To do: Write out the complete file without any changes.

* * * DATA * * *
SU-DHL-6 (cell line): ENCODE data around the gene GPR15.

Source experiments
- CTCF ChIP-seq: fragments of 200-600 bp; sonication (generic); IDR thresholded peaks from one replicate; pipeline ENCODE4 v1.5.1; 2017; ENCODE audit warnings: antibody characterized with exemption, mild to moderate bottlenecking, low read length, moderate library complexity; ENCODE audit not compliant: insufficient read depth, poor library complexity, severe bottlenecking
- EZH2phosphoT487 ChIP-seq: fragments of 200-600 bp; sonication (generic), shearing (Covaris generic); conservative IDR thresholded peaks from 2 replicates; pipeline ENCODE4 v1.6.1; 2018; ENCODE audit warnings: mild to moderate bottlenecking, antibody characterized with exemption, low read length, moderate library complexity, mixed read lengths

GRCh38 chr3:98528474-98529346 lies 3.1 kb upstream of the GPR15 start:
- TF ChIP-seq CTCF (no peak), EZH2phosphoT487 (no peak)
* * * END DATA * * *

SU-DHL-6 (cell line): ENCODE data around the gene GPR15.

Source experiments
- CTCF ChIP-seq: fragments of 200-600 bp; sonication (generic); IDR thresholded peaks from one replicate; pipeline ENCODE4 v1.5.1; 2017; ENCODE audit warnings: antibody characterized with exemption, mild to moderate bottlenecking, low read length, moderate library complexity; ENCODE audit not compliant: insufficient read depth, poor library complexity, severe bottlenecking
- EZH2phosphoT487 ChIP-seq: fragments of 200-600 bp; sonication (generic), shearing (Covaris generic); conservative IDR thresholded peaks from 2 replicates; pipeline ENCODE4 v1.6.1; 2018; ENCODE audit warnings: mild to moderate bottlenecking, antibody characterized with exemption, low read length, moderate library complexity, mixed read lengths

GRCh38 chr3:98528474-98529346 lies 3.1 kb upstream of the GPR15 start:
- TF ChIP-seq CTCF (no peak), EZH2phosphoT487 (no peak)